- Type of automobile: If you haven’t already purchased a vehicle, consider the types of cars you are looking at before making a purchase. Some vehicles are more expensive to insure than others. Insurance companies look at the risk of theft, the cost to repair or replace the vehicle, and what style of auto it is (sports car, sedan, truck, SUV, etc.).
- Auto use: The number of miles you drive each year can impact your rates. Someone who works from home and has low annual mileage could have cheaper premiums than someone who commutes 30 miles to work daily.
Different states have rules on factors that could impact your insurance premiums, including age, marital status, and gender. In North Carolina, insurance companies cannot use gender as a rating factor. Some states ban using zip codes, credit scores, and other factors that don’t relate to your driving.
The North Carolina Department of Insurance has the Safe Driver Incentive Plan (SDIP) that assigns points and rate increases to various accidents and violations. The lowest offense is one point for an infraction, such as speeding 10 miles per hour or less in a zone where the speed limit is under 55 miles per hour. That infraction could result in a 40% increase in your insurance rates. The highest violations are 12 points. You’ll find the most severe offenses in this category, such as driving under the influence of alcohol or drugs, negligent homicide, hit-and-run resulting in bodily injury or death, and more. Your rate increase is 340% for any of these offenses.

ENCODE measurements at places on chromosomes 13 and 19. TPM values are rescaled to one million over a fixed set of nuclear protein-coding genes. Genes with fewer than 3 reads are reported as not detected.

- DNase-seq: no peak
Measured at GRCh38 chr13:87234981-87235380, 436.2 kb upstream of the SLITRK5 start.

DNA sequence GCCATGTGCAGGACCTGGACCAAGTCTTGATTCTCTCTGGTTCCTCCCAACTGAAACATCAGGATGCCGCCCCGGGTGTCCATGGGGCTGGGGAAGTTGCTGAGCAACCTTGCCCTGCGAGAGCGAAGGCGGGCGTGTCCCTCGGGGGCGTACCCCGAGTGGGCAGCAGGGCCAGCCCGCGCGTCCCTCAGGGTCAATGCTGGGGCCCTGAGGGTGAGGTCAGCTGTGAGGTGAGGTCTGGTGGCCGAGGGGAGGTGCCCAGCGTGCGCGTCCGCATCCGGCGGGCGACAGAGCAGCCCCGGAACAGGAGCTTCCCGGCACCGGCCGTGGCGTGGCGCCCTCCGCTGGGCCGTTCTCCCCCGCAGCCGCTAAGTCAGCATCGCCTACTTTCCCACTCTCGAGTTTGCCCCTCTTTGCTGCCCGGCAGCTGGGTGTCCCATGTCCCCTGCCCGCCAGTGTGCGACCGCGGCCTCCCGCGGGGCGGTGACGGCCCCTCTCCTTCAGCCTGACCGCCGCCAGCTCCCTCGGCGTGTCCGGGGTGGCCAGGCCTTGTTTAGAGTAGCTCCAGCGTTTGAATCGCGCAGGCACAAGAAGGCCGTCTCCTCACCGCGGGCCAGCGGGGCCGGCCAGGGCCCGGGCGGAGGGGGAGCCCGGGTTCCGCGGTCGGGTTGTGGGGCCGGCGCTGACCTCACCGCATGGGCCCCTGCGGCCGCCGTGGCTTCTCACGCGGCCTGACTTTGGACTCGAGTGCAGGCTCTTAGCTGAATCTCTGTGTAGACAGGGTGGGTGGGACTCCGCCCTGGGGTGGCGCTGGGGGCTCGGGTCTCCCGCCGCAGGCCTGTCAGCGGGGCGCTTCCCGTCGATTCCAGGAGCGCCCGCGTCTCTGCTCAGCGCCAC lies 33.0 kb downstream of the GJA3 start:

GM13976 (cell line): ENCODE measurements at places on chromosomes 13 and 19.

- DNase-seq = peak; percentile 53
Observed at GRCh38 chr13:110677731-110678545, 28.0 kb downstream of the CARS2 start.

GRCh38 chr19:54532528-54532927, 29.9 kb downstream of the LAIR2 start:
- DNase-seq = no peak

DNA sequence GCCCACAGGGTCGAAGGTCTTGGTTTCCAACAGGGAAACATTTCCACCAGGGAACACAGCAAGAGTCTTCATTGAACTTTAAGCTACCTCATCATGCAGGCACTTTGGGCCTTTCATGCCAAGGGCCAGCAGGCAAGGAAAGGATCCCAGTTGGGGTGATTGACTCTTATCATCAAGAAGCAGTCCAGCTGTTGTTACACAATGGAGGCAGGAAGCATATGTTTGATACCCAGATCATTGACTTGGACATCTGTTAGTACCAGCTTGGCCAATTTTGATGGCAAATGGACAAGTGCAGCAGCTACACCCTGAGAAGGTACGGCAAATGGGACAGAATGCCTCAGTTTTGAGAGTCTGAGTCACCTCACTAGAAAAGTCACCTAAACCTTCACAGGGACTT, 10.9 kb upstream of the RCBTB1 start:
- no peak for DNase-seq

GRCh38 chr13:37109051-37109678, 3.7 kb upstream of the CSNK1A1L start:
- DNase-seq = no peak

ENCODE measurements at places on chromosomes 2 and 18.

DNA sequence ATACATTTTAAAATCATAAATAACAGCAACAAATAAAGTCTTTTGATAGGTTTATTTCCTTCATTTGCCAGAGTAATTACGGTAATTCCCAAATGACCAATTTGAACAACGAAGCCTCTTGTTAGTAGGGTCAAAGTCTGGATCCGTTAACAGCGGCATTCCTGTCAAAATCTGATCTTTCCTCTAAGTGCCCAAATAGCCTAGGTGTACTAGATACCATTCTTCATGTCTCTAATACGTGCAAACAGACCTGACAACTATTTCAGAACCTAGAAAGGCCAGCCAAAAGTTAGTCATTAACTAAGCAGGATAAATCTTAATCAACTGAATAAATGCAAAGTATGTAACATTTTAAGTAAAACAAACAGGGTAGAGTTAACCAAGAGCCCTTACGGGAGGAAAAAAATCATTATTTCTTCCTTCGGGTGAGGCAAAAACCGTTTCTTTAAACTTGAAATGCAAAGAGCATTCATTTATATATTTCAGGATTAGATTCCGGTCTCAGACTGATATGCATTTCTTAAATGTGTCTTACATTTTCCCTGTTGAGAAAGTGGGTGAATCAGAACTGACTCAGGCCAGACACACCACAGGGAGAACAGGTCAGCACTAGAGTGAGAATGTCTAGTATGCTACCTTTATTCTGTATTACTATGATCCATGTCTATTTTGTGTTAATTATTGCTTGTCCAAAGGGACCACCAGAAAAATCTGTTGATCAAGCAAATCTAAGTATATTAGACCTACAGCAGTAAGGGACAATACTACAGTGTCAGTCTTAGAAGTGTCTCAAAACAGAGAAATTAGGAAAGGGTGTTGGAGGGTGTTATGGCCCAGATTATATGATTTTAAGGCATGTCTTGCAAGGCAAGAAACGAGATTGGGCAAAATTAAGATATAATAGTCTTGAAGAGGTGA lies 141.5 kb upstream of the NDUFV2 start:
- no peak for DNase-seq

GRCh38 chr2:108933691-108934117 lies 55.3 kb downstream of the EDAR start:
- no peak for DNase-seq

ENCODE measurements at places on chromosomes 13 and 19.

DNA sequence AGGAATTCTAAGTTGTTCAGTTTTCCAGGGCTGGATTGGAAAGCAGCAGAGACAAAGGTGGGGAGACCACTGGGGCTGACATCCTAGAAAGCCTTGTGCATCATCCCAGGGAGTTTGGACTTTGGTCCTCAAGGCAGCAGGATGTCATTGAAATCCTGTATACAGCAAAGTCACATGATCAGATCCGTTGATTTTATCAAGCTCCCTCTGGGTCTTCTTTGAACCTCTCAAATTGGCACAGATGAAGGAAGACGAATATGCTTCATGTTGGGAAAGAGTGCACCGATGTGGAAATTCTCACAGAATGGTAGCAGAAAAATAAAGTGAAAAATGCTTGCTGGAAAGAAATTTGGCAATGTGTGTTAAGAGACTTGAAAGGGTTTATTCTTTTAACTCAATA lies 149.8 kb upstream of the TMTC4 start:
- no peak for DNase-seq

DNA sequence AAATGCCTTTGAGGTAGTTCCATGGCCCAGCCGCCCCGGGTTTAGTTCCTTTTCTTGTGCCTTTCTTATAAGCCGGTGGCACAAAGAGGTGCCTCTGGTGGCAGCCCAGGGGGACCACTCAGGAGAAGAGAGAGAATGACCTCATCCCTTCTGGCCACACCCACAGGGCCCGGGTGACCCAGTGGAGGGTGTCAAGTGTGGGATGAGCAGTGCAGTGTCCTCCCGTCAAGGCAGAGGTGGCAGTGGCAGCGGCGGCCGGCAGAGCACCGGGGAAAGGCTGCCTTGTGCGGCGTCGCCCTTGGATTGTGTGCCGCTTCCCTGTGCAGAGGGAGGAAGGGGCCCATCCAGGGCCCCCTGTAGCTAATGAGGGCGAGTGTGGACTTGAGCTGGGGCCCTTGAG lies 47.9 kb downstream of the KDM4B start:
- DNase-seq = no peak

Factors that Impact Florida Insurance Rates
Florida risk differs because drivers must carry PIP coverage rather than liability coverage. Some factors that can impact your PIP policy rates in Florida include:
- Type of vehicle
- Driving record
Overall, Florida rates are high because of:
- Severe weather
- High repair costs
- High-risk drivers
- Expensive healthcare costs
- Many uninsured drivers
How a PIP Claim Impacts Policy Premiums in Florida
Florida policyholders should not see an increase in their PIP premiums for making a claim or have their policy canceled without a valid reason. Florida law requires insurance companies to act in good faith. They can only raise rates or cancel your policy under certain circumstances.
Rate Comparison Between Florida and North Carolina
On average, drivers in North Carolina pay less than Florida drivers. Florida has one of the highest averages in the country regarding insurance premiums. According to Compare.com, Florida has the fifth-highest car insurance rates nationwide. North Carolina’s annual premiums average $655 versus $1185 for a Florida policy. PIP fraud is one of the reasons rates are so high. It’s estimated that PIP fraud results in one billion dollars in losses for the state.
North Carolina is one of the cheapest states for insurance rates in the United States. Part of the reason is that North Carolina has a lot of rural areas, and the state caps insurance rates. The cap makes insurance companies fight for your business by offering enticing discounts. According to Wallet Hub, you might pay around $114 a month for a full coverage in policy in North Carolina while it would cost $267 in Florida.
If you are moving to Florida from North Carolina or vice versa, be sure you don’t have any coverage gap. Contact your current insurance company to advise them you are moving and ask what to do rather than risk breaking the law and finding yourself without coverage when you need it most.
At FIXD, our mission is to make car ownership as simple, easy, and affordable as possible. Our research team utilizes the latest automotive data and insights to create tools and resources that help drivers get peace of mind and save money over the life of their car.